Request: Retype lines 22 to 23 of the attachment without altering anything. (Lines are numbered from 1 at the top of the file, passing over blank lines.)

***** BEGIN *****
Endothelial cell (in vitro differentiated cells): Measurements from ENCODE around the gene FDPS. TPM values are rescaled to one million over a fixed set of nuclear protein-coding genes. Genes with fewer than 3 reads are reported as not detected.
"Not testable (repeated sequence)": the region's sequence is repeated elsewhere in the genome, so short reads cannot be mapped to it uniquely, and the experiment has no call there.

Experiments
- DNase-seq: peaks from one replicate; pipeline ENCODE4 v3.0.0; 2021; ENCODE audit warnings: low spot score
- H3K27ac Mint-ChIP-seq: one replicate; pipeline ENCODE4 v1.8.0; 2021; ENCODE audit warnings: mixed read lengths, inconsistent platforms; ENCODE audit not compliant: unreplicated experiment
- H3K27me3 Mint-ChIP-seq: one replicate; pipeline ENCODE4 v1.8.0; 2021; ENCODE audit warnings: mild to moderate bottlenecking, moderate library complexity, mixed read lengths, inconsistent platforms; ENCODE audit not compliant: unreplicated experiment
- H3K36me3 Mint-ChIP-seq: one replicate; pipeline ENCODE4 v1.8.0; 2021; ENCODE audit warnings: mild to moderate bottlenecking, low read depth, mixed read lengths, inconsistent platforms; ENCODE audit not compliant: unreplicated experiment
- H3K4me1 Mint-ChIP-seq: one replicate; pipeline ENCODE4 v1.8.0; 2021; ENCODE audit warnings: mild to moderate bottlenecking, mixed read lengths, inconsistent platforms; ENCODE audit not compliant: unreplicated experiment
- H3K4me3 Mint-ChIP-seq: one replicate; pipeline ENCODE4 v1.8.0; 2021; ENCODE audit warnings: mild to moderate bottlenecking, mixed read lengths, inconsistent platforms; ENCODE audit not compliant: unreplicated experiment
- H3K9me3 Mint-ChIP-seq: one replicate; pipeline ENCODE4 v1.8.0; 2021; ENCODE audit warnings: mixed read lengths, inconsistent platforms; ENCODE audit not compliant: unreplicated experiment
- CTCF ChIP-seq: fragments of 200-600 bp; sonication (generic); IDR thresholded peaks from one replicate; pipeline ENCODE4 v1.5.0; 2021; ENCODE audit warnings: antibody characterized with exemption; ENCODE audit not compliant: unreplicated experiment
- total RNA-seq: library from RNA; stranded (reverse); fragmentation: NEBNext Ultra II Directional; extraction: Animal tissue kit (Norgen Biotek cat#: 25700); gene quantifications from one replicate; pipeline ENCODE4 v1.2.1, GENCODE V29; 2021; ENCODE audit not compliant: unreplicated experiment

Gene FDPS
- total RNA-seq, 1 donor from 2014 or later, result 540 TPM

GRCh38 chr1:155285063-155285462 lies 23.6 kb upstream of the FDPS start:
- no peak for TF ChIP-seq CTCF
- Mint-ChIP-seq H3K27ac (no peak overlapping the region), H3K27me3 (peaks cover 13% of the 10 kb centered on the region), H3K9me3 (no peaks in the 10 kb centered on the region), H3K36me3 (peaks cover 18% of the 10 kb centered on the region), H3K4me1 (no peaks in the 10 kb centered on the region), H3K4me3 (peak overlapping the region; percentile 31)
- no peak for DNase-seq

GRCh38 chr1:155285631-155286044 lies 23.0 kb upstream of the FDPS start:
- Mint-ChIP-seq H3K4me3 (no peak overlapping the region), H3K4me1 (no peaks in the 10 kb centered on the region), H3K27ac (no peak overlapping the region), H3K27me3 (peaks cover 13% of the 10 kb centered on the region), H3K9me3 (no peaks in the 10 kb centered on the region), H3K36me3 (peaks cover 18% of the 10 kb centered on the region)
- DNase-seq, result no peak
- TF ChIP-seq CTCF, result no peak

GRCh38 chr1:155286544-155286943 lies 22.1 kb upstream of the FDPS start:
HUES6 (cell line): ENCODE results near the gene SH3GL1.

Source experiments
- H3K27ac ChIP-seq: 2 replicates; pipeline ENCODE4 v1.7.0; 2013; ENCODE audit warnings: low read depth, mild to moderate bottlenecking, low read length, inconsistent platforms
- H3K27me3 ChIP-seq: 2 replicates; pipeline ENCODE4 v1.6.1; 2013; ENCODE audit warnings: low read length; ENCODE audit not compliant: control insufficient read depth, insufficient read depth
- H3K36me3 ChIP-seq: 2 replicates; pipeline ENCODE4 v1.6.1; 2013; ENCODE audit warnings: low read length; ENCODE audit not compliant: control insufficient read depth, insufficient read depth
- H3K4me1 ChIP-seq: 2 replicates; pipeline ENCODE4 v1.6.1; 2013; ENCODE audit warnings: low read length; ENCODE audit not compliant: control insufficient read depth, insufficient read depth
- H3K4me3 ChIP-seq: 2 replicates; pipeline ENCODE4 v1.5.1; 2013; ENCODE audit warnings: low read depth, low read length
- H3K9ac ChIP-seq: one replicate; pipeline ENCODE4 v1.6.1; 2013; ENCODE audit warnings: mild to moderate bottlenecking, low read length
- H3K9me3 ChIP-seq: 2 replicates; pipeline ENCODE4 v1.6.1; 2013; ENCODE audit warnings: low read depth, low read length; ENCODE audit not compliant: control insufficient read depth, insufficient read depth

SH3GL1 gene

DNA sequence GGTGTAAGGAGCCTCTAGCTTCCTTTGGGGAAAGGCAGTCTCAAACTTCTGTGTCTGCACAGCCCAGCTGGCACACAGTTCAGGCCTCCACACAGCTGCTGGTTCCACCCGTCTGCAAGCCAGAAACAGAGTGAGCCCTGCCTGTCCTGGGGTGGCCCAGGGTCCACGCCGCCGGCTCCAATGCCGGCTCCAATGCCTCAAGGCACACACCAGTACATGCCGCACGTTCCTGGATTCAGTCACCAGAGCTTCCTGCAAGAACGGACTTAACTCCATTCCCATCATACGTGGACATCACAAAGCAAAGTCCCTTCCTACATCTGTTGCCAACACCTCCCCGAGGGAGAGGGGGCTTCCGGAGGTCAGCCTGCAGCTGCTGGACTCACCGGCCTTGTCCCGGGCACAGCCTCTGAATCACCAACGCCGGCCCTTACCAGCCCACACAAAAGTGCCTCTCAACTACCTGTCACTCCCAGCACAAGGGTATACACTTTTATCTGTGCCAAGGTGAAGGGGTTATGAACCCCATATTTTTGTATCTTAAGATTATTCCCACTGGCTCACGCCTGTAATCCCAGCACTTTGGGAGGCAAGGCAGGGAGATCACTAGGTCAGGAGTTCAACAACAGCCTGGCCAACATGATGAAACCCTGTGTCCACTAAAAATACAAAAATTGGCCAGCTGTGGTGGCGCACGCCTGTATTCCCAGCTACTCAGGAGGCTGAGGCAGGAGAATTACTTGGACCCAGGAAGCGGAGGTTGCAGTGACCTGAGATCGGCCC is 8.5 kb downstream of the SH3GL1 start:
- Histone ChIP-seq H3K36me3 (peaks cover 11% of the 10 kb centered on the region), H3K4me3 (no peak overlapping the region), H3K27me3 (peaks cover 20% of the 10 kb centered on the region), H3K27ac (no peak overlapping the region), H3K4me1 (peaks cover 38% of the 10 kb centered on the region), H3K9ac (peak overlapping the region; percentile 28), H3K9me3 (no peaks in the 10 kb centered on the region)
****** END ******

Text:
- TF ChIP-seq CTCF, result no peak

GRCh38 chr1:155286544-155286943 lies 22.1 kb upstream of the FDPS start: